Haiti's electoral rolls have been cleansed by discouraging voters through political persecution and by imposing hurdles that disproportionately affect poorer Haitians. It is now towards the end of the third prolongation of the registration period, and despite substantial non-electoral incentives to register- registration has been declared necessary to obtain the national ID card required for passports and drivers licenses- only about 2.4 million of Haiti's 4.5 million eligible voters have registered.

Where Haiti's democratic governments provided over 10,000 voter registration offices and polling places for elections, the Interim Government is aspiring to 424. This figure is worth comparing to Los Angeles County, which also has elections scheduled for November. The County has a slightly larger population than Haiti, but only 37% of the land area, and infinitely better private and public transportation. The County expects to have about 4,400 polling places come November, over ten times what Haiti expects.

The insufficiency of polling and registration offices, like most burdens in Haiti, falls heaviest on the urban and rural poor. Although I do not have a current list of registration centers, by mid July, half-way through the registration period, there were three registration offices in Petionville, an upscale suburb, and three in the entire Central Plateau department, a large rural district. In July there were no registration offices in Cite Soleil, a poor, urban neighborhood of 300,000, and there are none today. There is currently one registration office in the large, poor neighborhood of Bel-Air.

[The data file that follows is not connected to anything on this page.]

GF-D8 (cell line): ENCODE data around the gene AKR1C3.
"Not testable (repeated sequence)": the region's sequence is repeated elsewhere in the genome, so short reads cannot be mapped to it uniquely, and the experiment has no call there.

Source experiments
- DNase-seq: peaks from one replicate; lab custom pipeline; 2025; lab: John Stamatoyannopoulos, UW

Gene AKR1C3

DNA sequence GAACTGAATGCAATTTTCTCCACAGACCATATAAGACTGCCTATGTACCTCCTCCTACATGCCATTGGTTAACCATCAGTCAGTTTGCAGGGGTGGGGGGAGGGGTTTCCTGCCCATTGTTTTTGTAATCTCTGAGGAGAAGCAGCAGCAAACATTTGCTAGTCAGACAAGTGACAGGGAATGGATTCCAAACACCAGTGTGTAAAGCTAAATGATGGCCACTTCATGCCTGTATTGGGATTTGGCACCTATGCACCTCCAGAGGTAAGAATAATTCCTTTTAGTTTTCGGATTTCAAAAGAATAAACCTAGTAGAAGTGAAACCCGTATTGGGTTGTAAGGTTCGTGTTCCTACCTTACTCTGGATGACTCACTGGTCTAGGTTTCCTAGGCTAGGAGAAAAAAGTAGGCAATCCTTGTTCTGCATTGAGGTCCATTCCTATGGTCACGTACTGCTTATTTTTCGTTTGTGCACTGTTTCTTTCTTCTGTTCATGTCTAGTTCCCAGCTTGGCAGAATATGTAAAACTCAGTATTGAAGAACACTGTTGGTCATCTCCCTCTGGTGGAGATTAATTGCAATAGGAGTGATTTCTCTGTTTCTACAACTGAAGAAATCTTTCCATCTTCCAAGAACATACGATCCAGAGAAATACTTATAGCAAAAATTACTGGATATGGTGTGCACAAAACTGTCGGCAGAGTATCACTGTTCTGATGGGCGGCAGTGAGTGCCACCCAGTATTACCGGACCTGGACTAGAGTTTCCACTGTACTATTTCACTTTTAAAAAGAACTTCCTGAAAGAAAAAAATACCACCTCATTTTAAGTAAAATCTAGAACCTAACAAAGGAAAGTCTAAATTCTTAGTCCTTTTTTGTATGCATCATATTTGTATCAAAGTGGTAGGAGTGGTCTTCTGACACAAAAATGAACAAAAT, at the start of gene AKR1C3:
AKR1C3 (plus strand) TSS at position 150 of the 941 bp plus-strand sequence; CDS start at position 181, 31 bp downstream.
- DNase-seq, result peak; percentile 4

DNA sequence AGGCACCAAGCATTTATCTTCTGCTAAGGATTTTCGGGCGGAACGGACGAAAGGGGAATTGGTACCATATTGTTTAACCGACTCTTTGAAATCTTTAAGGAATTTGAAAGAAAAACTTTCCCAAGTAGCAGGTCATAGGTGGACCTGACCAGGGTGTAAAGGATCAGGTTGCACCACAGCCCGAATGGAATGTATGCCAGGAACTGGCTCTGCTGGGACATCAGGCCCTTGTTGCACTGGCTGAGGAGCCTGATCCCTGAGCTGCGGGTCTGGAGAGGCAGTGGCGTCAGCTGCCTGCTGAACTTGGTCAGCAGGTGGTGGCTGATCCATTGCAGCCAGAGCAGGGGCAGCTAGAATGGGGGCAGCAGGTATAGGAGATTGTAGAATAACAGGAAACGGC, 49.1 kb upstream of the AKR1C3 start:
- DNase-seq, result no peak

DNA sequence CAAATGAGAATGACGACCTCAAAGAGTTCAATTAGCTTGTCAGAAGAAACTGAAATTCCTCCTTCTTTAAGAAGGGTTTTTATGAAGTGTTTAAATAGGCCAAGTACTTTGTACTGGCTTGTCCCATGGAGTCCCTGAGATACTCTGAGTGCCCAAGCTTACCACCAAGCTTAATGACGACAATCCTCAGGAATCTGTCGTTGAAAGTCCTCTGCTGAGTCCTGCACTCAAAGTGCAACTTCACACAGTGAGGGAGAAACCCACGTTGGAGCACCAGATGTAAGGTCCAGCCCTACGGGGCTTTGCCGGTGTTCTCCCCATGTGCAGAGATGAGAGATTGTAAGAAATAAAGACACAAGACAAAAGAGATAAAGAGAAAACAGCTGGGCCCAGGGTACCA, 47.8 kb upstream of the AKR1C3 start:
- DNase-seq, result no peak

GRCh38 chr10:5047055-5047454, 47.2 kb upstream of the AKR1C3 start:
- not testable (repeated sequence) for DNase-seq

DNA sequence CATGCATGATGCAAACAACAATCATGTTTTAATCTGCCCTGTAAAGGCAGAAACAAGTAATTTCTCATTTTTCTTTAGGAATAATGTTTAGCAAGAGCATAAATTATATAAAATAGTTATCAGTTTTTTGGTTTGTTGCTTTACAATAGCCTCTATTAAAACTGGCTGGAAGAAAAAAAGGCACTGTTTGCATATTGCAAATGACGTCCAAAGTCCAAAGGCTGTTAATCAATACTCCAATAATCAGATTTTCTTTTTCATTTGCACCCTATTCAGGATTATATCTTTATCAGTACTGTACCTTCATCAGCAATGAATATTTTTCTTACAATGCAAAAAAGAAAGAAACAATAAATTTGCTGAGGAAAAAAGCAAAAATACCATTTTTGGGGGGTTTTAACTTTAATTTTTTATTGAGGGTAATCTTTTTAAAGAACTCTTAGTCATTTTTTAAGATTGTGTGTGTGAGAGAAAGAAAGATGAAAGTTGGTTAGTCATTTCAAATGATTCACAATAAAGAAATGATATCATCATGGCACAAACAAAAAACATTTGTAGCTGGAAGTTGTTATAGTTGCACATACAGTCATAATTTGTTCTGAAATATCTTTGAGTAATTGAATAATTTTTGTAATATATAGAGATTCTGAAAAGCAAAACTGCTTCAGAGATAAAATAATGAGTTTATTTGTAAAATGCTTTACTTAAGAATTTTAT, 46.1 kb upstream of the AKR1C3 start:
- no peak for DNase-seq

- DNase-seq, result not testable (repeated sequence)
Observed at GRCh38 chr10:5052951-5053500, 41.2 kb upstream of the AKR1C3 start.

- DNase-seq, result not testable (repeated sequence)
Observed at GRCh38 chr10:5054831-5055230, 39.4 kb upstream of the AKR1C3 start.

Public spaces have also been cleansed of anti-government political activity through announced government policy and by brutal police attacks. On Saturday, the Interim Government issued an order prohibiting all demonstrations until October 2. This order is as unconstitutional in Haiti as it would be in the U.S. It is a general hindrance to organizing for the elections, but it is particularly targeted at a large demonstration previously announced by government critics for next Friday, September 30, to commemorate the anniversary of the first coup d'etat against President Aristide in 1991.